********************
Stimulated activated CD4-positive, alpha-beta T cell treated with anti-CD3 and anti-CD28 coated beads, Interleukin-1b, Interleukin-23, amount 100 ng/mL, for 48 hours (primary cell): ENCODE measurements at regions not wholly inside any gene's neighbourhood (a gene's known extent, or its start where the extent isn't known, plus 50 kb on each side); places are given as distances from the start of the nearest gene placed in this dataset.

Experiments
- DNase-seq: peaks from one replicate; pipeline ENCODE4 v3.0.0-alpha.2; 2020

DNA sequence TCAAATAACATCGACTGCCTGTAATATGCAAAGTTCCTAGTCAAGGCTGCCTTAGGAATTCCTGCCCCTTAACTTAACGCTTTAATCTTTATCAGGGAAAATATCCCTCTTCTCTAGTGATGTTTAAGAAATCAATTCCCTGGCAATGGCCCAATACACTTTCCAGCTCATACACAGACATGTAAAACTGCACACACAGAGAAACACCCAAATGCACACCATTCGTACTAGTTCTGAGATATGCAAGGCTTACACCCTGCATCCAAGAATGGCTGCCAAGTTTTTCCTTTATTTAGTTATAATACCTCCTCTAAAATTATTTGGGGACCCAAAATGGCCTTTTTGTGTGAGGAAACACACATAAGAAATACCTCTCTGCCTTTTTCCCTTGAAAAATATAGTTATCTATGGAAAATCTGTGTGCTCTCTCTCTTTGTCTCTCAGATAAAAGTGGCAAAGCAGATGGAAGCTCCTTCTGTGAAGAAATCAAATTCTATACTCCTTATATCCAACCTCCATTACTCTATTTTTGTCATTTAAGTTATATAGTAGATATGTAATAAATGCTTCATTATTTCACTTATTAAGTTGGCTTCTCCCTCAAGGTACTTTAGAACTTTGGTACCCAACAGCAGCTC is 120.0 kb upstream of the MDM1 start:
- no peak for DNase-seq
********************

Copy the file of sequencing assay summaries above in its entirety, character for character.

Stimulated activated CD4-positive, alpha-beta T cell treated with anti-CD3 and anti-CD28 coated beads, Interleukin-1b, Interleukin-23, amount 100 ng/mL, for 48 hours (primary cell): ENCODE measurements at regions not wholly inside any gene's neighbourhood (a gene's known extent, or its start where the extent isn't known, plus 50 kb on each side); places are given as distances from the start of the nearest gene placed in this dataset.

Experiments
- DNase-seq: peaks from one replicate; pipeline ENCODE4 v3.0.0-alpha.2; 2020

DNA sequence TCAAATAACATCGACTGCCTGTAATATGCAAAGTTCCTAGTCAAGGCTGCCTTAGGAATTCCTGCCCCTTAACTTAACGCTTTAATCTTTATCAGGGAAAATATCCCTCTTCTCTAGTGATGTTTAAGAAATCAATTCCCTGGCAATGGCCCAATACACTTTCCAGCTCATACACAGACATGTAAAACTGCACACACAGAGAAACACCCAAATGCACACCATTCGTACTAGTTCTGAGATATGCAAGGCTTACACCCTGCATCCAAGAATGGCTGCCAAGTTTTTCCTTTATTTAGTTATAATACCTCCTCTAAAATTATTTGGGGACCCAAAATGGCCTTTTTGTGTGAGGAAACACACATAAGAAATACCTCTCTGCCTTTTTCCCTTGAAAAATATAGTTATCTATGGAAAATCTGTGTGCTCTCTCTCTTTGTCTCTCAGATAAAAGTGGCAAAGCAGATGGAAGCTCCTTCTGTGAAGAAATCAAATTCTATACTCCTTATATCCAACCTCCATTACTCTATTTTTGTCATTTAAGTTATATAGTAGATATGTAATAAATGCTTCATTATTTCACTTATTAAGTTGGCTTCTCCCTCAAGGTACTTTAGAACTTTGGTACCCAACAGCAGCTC is 120.0 kb upstream of the MDM1 start:
- no peak for DNase-seq